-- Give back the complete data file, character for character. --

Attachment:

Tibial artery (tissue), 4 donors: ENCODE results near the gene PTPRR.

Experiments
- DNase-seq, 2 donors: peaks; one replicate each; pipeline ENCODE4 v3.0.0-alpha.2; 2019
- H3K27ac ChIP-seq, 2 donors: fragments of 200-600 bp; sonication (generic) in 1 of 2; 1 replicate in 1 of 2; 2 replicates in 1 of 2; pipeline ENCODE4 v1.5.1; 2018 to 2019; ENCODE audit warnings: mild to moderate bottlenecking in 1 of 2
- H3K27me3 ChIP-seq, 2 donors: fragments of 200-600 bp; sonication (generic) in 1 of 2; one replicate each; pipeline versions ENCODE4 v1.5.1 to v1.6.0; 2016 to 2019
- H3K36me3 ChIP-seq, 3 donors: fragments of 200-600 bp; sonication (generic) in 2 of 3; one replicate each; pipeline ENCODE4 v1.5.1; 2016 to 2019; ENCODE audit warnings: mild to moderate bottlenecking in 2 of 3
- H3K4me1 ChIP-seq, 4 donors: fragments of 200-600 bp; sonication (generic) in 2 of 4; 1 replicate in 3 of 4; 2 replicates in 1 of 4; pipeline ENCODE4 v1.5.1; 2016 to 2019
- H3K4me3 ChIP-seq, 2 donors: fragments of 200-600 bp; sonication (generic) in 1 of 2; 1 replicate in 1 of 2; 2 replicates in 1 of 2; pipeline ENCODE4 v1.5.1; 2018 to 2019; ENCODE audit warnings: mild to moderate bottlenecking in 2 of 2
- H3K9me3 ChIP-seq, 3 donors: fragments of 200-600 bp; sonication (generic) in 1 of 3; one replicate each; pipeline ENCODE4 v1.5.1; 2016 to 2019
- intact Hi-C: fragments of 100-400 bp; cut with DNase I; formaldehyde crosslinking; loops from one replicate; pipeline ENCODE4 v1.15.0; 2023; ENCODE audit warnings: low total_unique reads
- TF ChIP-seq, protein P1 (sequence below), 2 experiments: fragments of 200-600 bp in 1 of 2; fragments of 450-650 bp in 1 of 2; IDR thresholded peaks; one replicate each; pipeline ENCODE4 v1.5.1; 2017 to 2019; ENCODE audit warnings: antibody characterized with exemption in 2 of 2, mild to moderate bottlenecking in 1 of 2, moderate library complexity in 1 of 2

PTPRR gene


Tibial artery (tissue), 4 donors: ENCODE results near the gene PTPRR.

Experiments
- DNase-seq, 2 donors: peaks; one replicate each; pipeline ENCODE4 v3.0.0-alpha.2; 2019
- H3K27ac ChIP-seq, 2 donors: fragments of 200-600 bp; sonication (generic) in 1 of 2; 1 replicate in 1 of 2; 2 replicates in 1 of 2; pipeline ENCODE4 v1.5.1; 2018 to 2019; ENCODE audit warnings: mild to moderate bottlenecking in 1 of 2
- H3K27me3 ChIP-seq, 2 donors: fragments of 200-600 bp; sonication (generic) in 1 of 2; one replicate each; pipeline versions ENCODE4 v1.5.1 to v1.6.0; 2016 to 2019
- H3K36me3 ChIP-seq, 3 donors: fragments of 200-600 bp; sonication (generic) in 2 of 3; one replicate each; pipeline ENCODE4 v1.5.1; 2016 to 2019; ENCODE audit warnings: mild to moderate bottlenecking in 2 of 3
- H3K4me1 ChIP-seq, 4 donors: fragments of 200-600 bp; sonication (generic) in 2 of 4; 1 replicate in 3 of 4; 2 replicates in 1 of 4; pipeline ENCODE4 v1.5.1; 2016 to 2019
- H3K4me3 ChIP-seq, 2 donors: fragments of 200-600 bp; sonication (generic) in 1 of 2; 1 replicate in 1 of 2; 2 replicates in 1 of 2; pipeline ENCODE4 v1.5.1; 2018 to 2019; ENCODE audit warnings: mild to moderate bottlenecking in 2 of 2
- H3K9me3 ChIP-seq, 3 donors: fragments of 200-600 bp; sonication (generic) in 1 of 3; one replicate each; pipeline ENCODE4 v1.5.1; 2016 to 2019
- intact Hi-C: fragments of 100-400 bp; cut with DNase I; formaldehyde crosslinking; loops from one replicate; pipeline ENCODE4 v1.15.0; 2023; ENCODE audit warnings: low total_unique reads
- TF ChIP-seq, protein P1 (sequence below), 2 experiments: fragments of 200-600 bp in 1 of 2; fragments of 450-650 bp in 1 of 2; IDR thresholded peaks; one replicate each; pipeline ENCODE4 v1.5.1; 2017 to 2019; ENCODE audit warnings: antibody characterized with exemption in 2 of 2, mild to moderate bottlenecking in 1 of 2, moderate library complexity in 1 of 2

PTPRR gene